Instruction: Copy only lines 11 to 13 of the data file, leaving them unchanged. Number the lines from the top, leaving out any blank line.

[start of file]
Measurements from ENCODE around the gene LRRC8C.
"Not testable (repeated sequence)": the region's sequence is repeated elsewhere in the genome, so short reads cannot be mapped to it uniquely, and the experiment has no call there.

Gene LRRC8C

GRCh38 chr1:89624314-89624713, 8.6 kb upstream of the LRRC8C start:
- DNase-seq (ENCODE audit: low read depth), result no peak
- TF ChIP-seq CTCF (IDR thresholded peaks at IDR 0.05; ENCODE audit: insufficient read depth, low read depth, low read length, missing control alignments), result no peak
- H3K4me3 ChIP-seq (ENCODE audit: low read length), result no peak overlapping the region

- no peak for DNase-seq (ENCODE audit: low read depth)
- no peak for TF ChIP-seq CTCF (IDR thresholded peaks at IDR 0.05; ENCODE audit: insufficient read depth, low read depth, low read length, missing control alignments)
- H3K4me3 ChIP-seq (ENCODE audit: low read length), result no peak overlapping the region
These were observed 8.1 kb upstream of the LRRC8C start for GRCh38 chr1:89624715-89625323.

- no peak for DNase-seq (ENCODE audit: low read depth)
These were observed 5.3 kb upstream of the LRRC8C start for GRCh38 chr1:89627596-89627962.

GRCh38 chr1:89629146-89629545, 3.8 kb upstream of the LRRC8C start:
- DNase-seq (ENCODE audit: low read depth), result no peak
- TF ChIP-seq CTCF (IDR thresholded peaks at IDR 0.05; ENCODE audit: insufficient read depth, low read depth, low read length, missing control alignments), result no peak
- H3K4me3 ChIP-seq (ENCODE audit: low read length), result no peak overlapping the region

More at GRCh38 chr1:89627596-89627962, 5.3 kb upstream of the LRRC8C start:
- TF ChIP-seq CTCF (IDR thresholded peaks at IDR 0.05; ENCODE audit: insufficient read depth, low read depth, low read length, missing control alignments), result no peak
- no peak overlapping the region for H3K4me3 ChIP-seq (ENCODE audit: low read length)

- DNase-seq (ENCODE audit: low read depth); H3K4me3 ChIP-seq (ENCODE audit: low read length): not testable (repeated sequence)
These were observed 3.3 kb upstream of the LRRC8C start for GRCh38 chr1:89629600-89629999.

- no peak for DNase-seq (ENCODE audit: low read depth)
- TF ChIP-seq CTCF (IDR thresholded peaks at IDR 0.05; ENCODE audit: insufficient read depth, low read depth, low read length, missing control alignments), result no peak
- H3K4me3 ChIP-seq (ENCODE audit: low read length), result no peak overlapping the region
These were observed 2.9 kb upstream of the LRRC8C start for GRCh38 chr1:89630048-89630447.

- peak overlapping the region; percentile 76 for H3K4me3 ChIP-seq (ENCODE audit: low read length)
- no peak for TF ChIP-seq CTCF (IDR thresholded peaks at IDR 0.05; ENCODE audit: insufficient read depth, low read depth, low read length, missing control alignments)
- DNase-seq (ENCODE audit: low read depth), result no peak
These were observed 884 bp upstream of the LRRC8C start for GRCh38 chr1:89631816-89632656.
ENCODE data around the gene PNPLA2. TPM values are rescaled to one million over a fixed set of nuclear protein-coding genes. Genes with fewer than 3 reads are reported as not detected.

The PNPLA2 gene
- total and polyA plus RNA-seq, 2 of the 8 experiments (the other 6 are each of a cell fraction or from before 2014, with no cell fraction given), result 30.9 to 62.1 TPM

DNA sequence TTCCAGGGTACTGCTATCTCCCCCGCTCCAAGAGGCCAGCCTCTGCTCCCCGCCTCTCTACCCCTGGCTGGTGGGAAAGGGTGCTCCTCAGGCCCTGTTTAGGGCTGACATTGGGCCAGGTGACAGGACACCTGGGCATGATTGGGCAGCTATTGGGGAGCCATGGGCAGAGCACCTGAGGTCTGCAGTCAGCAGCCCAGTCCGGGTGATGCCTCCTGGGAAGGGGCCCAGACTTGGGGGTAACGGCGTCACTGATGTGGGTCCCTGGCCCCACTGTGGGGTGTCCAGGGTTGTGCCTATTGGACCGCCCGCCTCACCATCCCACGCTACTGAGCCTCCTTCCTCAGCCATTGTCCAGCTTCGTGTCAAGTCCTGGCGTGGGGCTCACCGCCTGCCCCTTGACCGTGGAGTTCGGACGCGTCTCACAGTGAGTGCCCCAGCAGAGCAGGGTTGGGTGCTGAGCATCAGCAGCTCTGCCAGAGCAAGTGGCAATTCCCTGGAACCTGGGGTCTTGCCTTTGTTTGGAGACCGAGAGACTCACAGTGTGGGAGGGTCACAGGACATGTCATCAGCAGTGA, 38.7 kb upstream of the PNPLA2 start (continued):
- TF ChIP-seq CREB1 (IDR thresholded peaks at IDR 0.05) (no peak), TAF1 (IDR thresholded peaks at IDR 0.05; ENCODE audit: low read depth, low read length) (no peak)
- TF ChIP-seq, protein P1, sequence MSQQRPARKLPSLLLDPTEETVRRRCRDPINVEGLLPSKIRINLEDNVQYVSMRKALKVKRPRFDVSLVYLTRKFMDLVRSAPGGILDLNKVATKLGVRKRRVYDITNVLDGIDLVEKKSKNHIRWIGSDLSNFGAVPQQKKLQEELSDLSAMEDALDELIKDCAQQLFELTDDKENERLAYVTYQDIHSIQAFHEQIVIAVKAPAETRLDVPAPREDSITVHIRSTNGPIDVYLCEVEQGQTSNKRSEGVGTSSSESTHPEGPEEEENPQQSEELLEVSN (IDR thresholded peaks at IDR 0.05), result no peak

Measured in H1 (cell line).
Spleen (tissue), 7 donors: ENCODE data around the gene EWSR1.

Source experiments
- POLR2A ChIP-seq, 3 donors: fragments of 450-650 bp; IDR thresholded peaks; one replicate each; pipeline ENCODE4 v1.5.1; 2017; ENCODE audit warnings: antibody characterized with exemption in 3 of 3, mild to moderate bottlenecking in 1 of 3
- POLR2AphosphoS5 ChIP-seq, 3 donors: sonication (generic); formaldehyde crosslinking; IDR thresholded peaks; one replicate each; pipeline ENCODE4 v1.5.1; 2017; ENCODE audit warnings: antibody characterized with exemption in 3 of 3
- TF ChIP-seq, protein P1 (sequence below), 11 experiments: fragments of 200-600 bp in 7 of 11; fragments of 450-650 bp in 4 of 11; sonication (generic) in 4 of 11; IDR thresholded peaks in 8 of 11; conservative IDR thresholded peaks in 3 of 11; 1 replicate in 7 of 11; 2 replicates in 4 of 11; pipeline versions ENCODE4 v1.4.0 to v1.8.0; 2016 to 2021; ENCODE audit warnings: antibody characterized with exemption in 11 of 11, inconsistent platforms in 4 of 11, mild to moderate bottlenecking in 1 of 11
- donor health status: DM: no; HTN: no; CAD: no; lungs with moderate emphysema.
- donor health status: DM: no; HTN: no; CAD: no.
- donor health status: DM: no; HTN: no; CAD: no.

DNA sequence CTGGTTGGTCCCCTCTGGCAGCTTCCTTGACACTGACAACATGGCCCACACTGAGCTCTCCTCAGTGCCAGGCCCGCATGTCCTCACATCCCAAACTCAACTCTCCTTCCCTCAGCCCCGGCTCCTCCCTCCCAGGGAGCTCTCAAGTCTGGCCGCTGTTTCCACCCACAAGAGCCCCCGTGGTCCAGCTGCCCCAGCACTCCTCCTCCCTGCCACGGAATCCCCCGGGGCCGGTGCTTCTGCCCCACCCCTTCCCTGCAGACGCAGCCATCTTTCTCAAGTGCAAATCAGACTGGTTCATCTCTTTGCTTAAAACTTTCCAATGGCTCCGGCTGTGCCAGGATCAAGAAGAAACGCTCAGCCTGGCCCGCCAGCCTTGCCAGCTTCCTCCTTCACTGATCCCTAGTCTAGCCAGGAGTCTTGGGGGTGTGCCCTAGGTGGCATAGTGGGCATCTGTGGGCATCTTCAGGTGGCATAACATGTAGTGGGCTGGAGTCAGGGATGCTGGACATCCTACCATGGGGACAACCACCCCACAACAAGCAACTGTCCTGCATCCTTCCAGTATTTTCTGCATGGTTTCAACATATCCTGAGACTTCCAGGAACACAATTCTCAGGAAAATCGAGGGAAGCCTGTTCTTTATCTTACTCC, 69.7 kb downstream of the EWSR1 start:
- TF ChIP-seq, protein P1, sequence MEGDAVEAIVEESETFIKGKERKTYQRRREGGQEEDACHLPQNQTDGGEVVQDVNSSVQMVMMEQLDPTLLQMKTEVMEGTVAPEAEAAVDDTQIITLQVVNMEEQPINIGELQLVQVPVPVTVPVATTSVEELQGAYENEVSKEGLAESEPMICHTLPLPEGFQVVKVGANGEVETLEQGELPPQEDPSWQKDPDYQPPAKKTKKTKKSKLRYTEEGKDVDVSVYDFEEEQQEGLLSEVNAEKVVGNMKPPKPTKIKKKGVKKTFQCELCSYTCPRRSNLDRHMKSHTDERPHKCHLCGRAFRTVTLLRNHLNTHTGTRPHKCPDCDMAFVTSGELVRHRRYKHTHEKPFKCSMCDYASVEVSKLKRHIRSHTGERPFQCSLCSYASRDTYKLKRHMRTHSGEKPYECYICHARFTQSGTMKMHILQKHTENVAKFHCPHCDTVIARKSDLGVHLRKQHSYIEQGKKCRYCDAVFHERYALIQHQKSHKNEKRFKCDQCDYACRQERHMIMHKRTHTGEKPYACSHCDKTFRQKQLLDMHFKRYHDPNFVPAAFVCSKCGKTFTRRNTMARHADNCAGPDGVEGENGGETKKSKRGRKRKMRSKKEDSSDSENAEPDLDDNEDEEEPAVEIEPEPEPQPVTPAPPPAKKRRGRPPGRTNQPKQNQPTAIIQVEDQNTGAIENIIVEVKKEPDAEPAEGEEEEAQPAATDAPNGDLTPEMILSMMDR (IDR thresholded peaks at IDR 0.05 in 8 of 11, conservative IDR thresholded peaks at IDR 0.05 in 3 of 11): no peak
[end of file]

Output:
These were observed 8.1 kb upstream of the LRRC8C start for GRCh38 chr1:89624715-89625323.

- no peak for DNase-seq (ENCODE audit: low read depth)
These were observed 5.3 kb upstream of the LRRC8C start for GRCh38 chr1:89627596-89627962.